[IMGCAP(1)]While at lunch the other day with a couple of very cool sole practitioner grandpa CPAs, I learned one very interesting tidbit—succession planning doesn’t seem to be a priority (at least not within my focus group of two that day). Now, to be sure proper respect is applied here, the term “grandpa” is used only in reference to experience and is not proposed to be insulting in any way. After all, grandfathers in general are kindly thought of as wise and insightful. I know I certainly feel that way about my own father (who has reached the grandpa CPA level). And while being wise is certainly a laudable quality, let it be respectfully said that even the wisest of professionals sometimes require a bit of insight themselves.

So back to lunch…the “tidbit” I picked up after speaking with my experienced colleagues was that neither of them had spent much time on succession planning, and didn’t necessarily view it as a priority. In fact, many of the older CPAs I’ve talked to have made little to no preparation for firm succession.

There is something very wrong with this picture. Planning for retirement is one thing, but what if you suddenly take ill, or worse, pass away? What will your employees do? What will happen to your clients? What will your family do? And trust me, simply talking to your spouse about who they should call in the event of such an emergency is not a plan.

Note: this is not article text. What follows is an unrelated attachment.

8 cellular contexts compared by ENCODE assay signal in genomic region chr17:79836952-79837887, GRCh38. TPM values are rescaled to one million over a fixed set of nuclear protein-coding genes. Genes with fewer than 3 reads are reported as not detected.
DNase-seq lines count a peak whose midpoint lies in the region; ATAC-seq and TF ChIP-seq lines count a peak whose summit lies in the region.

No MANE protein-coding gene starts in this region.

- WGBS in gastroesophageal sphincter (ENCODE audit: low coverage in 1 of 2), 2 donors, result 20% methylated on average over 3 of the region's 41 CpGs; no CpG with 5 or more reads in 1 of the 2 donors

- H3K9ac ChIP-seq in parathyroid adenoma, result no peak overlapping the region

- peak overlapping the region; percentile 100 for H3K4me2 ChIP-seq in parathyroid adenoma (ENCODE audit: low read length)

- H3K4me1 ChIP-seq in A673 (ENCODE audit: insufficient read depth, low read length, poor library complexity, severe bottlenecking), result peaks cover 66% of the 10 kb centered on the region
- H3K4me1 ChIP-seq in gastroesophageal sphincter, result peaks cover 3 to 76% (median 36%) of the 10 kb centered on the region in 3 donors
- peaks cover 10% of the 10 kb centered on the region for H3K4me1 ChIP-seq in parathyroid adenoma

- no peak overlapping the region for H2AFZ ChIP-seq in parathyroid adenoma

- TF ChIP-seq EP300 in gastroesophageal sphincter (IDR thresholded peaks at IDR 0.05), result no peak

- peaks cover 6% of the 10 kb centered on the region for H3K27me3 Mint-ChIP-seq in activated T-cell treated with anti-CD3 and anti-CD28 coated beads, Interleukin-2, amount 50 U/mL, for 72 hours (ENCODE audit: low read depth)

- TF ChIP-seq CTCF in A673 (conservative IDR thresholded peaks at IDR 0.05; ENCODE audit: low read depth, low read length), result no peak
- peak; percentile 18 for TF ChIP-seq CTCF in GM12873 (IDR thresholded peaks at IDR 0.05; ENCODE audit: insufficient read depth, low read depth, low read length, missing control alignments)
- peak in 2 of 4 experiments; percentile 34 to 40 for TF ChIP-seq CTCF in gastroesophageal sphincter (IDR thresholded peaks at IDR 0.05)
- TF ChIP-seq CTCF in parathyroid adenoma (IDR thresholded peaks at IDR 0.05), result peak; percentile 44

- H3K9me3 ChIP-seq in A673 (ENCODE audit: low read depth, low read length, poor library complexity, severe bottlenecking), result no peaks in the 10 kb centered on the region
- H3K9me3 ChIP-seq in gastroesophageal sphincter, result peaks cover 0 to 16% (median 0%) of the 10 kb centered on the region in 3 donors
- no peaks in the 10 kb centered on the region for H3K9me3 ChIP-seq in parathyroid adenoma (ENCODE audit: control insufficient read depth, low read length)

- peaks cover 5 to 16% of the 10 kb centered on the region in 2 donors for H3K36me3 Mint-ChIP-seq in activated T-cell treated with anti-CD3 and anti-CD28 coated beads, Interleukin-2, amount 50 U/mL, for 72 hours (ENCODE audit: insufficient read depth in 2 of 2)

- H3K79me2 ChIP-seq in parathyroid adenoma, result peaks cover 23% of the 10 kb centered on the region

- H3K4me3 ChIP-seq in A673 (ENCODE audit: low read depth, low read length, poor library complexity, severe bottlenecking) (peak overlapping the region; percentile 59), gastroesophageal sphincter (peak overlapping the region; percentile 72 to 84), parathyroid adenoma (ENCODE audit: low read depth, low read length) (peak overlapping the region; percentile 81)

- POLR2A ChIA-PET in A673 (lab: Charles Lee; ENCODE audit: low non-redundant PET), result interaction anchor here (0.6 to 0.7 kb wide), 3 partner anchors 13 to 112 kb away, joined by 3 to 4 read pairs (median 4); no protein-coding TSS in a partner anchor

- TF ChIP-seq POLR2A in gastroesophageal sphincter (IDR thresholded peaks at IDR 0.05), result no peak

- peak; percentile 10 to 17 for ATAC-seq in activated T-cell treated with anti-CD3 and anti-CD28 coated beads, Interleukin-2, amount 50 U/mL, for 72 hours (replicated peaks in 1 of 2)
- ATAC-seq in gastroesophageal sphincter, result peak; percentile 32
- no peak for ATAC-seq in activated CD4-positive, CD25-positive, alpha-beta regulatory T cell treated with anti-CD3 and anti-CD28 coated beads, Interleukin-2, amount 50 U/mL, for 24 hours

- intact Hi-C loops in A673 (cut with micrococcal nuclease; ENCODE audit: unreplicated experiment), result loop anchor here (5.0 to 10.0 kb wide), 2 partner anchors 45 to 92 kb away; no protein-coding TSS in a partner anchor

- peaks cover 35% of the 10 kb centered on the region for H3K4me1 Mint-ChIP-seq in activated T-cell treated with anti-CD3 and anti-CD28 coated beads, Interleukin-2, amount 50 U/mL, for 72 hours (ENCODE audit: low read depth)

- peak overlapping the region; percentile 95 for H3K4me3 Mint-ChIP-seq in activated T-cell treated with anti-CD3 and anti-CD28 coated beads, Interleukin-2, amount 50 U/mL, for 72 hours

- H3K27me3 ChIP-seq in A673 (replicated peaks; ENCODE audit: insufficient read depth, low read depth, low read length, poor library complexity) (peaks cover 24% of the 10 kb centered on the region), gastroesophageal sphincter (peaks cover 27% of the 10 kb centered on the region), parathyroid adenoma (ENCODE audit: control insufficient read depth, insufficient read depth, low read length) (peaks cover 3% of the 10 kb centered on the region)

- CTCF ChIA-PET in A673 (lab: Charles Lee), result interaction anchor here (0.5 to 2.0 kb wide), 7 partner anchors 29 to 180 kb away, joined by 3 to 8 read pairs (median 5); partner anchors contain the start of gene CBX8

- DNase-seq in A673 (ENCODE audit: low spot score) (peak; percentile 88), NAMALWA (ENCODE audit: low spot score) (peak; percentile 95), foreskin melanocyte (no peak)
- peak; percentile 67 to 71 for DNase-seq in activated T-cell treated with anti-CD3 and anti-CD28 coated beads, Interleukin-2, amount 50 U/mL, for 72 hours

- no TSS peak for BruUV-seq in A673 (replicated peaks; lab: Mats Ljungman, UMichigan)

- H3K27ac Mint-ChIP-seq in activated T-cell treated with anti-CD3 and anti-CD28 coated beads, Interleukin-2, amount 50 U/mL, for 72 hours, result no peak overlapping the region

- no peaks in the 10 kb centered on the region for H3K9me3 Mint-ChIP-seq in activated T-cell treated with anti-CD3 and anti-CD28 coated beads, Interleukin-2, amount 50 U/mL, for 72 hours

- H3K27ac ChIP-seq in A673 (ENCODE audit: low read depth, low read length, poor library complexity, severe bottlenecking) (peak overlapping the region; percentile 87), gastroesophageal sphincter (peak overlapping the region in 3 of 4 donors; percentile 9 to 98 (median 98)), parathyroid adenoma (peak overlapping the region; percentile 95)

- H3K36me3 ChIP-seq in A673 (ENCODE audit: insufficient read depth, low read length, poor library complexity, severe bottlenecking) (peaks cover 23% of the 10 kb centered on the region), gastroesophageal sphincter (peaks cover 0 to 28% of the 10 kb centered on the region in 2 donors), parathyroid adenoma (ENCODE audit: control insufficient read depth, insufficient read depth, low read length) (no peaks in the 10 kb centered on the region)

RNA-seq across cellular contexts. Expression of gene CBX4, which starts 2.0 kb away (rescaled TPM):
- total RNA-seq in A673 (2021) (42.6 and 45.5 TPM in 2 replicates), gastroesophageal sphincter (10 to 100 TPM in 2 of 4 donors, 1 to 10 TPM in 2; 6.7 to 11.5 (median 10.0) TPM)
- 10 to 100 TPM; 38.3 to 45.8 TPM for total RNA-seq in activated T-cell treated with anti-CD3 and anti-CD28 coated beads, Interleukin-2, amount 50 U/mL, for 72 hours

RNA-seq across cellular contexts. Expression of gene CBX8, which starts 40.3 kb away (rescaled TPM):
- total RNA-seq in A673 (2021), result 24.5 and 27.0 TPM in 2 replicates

Think about it. In the event of an unexpected tragedy, your family can’t begin to deal with transitioning your business—mourning and grief tend to override everything else. What would your family do with your 200,000-plus book of business? How would they manage staff, transition responsibility, keep the firm operational? This is where a solid transition plan can take away these pain points.

I will also tell you that I know firsthand the harm that comes from not having a plan in place. Just last year I was deeply involved in a firm where the owner had suddenly passed away. With no formal plan, the firm quickly began to fall apart. It was hard to watch and has left a lasting impression on me. Eventually, I moved on. It all could have been avoided with proper planning.

I am a professional interested in helping others successfully plan their transitions, and I have some fresh new alternatives in mind. If you want to hear more, shoot me an email at Jody@newvisioncpagroup.com. I would love to discuss my new ideas with you and hear your thoughts on this critical subject as well.

Jody L. Padar, CPA, MST, is a Certified Public Accountant experienced with Complex Federal & State Income Tax Compliance for Business & Individuals. Jody is an adjunct professor at Oakton Community College, where she teaches Taxation and QuickBooks Courses. She is part of Intuit Trainer Writer Network and speaks nationally on various Technologies and Taxation. She can be reached at www.newvisioncpagroup.com.